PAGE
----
The Belonging Project

The Belonging Project is a multimedia photography project promoting good relations coupled with OCN accredited workshops that facilitate discussions about identity, migrant experiences and community in a non threatening and safe environment.

Through this project we also provide OCN accredited training for facilitators. 

To learn more about the project visit

or watch the video




The Voices for Change Project

Was a three year project funded through Comic Relief under the Fair Society theme. This project was addressing racial inequality in Northern Ireland through active citizenship and political participation of the BME communities. Evidence based research shows that ethnic minorities were at risk of in-work and child poverty due to low grade and low paid employment, despite high qualifications and skills. Access to public services are still a big issue for the new migrant community. BME people have experienced racism as service users, employees and pupils. The main outcomes of the project were to ensure people from marginalised groups engage with and influence decision-makers and ultimately hold them to account, they are subject to less discrimination from public attitudes, law, policy and services as well as BME people from vulnerable groups work collectively to have their voices heard.

The Development Worker has worked with 28 BME groups across Northern Ireland.

Travellers and the Troubles

This project which began in August 2018 and activities were ongoing until March 2019.

It involved the establishment of 6 Traveller focus groups reflecting the largest and most active Traveller locations. Selection of participants came from the Travellers themselves, by co-opting on the members of the community with most interest and relevance to the topic. These groups met separately to examine their own experiences of the Troubles, including the lasting effects of division and racism against the Traveller community in NI today.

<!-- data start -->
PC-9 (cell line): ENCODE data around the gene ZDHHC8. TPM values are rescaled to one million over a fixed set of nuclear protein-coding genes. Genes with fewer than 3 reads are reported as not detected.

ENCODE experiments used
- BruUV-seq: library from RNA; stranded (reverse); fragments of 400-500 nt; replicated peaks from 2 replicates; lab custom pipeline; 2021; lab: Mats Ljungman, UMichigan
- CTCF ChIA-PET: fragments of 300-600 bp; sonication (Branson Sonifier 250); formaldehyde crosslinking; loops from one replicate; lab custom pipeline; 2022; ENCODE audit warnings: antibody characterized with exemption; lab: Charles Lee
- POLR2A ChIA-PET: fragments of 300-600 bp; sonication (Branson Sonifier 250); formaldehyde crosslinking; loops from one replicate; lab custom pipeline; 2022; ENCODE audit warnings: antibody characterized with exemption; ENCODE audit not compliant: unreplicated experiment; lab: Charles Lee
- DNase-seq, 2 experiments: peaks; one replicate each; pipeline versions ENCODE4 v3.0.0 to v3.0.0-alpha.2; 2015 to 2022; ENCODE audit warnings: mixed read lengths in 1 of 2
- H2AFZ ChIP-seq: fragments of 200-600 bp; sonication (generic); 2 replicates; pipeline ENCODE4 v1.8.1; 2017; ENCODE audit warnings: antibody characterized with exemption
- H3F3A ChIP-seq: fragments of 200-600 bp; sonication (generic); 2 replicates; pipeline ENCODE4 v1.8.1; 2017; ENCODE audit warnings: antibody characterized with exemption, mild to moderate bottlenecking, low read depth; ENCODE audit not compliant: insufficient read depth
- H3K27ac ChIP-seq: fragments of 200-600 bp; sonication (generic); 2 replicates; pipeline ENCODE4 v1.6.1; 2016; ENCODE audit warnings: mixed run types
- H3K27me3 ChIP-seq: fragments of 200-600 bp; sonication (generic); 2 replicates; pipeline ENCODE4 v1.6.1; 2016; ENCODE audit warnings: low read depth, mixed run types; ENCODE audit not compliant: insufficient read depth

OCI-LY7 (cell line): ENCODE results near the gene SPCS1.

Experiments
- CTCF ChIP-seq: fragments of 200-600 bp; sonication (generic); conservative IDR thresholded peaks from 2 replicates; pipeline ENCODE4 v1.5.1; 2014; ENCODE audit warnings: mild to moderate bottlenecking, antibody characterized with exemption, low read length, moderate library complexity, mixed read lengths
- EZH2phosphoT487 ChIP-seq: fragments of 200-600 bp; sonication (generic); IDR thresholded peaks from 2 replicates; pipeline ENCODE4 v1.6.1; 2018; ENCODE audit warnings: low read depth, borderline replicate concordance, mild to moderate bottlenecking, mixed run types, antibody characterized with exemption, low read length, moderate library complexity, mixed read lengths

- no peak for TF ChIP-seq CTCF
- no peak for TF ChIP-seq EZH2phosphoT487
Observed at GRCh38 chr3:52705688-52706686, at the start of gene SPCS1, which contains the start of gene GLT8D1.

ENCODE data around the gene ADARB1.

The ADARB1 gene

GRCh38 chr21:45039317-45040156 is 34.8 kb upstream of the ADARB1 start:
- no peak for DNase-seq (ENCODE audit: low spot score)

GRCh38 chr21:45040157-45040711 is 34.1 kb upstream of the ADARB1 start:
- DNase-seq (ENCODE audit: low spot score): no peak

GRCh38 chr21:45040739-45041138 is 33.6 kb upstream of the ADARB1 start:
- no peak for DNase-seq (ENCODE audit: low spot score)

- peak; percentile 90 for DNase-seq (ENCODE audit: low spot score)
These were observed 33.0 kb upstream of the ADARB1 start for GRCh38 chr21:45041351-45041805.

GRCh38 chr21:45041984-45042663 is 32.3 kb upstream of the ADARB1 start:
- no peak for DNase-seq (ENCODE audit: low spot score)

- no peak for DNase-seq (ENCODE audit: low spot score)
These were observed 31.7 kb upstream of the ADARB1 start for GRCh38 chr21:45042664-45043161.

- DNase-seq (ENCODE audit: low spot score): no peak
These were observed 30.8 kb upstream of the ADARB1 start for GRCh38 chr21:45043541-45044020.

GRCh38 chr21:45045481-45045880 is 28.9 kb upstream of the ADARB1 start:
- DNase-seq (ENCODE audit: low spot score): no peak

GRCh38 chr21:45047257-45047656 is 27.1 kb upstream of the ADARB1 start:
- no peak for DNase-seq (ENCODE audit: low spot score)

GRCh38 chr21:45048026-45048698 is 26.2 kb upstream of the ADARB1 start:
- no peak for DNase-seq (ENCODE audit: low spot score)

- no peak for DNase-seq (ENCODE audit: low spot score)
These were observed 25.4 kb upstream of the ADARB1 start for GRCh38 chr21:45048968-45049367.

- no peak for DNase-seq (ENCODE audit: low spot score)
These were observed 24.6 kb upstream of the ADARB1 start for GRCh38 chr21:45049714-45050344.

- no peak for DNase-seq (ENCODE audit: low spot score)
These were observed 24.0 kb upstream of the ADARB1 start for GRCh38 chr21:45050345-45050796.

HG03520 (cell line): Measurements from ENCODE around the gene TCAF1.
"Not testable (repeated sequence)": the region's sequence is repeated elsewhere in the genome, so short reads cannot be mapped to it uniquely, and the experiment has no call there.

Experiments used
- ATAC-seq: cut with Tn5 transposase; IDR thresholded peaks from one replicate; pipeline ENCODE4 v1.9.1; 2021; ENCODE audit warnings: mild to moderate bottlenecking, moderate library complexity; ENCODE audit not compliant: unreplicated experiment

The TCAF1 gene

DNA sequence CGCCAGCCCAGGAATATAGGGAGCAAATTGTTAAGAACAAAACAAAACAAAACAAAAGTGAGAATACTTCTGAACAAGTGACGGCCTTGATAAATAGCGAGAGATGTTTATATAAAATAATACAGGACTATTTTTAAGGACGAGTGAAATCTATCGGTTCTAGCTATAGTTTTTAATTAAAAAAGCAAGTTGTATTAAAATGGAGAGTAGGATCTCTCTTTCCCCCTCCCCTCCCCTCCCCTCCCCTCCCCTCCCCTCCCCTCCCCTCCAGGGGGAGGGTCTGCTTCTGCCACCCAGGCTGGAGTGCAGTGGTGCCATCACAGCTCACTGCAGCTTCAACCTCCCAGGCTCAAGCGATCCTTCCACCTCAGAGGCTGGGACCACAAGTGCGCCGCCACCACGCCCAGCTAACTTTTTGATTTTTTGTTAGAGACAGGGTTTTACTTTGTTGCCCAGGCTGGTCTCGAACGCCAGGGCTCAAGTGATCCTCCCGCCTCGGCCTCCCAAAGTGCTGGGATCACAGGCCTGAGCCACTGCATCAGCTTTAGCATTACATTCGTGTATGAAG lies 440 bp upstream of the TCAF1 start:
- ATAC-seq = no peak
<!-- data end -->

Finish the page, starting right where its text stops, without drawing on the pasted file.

All these stories will be written up into a research report, including comparative chapters on different experiences based on location, age, gender and other identity issues.

The second element of the project was continual capacity building of these 6 focus groups. Not only have they learnt about the research project, including research methodologies and tools, and their own and others’ experiences of the Troubles and the legacy of the conflict, they have also undertaken capacity building training and personal development training to enable them to form constituted Travellers projects should they so choose. This included undertaking community development training in topics such as governance, committee skills, office bearers’ roles and responsibilities, child protection etc.

It included personal development training in topics such as presentation skills, public speaking, essential skills etc. (activities on-going)
The third strand of the project was to promote reconciliation and good relations between the Traveller community and the two traditional communities, as well as other BME groups.

The main purpose of the project was be to gain a deeper understanding of all these issues within the Traveller community and between Travellers and the two main settled communities.

Project was funded by the Department of Foreign Affairs Ireland – Reconciliation Fund.


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